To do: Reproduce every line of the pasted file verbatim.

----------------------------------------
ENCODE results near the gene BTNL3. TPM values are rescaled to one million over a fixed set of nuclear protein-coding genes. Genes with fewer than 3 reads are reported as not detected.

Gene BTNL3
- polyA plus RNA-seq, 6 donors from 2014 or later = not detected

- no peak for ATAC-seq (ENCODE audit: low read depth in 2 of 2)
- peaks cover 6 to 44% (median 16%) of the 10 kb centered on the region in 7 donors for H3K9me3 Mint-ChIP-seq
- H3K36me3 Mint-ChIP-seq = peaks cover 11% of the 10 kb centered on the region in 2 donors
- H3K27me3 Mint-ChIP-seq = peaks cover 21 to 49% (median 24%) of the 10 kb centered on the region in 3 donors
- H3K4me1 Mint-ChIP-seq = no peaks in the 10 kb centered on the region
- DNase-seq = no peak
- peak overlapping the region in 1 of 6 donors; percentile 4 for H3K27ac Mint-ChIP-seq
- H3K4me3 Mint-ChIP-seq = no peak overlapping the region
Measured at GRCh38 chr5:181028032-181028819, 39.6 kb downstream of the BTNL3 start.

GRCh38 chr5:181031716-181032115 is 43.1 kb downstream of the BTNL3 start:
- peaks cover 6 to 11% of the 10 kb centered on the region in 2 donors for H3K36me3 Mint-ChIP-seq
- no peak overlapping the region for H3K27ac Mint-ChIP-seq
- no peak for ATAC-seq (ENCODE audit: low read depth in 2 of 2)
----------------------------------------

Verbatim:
ENCODE results near the gene BTNL3. TPM values are rescaled to one million over a fixed set of nuclear protein-coding genes. Genes with fewer than 3 reads are reported as not detected.

Gene BTNL3
- polyA plus RNA-seq, 6 donors from 2014 or later = not detected

- no peak for ATAC-seq (ENCODE audit: low read depth in 2 of 2)
- peaks cover 6 to 44% (median 16%) of the 10 kb centered on the region in 7 donors for H3K9me3 Mint-ChIP-seq
- H3K36me3 Mint-ChIP-seq = peaks cover 11% of the 10 kb centered on the region in 2 donors
- H3K27me3 Mint-ChIP-seq = peaks cover 21 to 49% (median 24%) of the 10 kb centered on the region in 3 donors
- H3K4me1 Mint-ChIP-seq = no peaks in the 10 kb centered on the region
- DNase-seq = no peak
- peak overlapping the region in 1 of 6 donors; percentile 4 for H3K27ac Mint-ChIP-seq
- H3K4me3 Mint-ChIP-seq = no peak overlapping the region
Measured at GRCh38 chr5:181028032-181028819, 39.6 kb downstream of the BTNL3 start.

GRCh38 chr5:181031716-181032115 is 43.1 kb downstream of the BTNL3 start:
- peaks cover 6 to 11% of the 10 kb centered on the region in 2 donors for H3K36me3 Mint-ChIP-seq
- no peak overlapping the region for H3K27ac Mint-ChIP-seq
- no peak for ATAC-seq (ENCODE audit: low read depth in 2 of 2)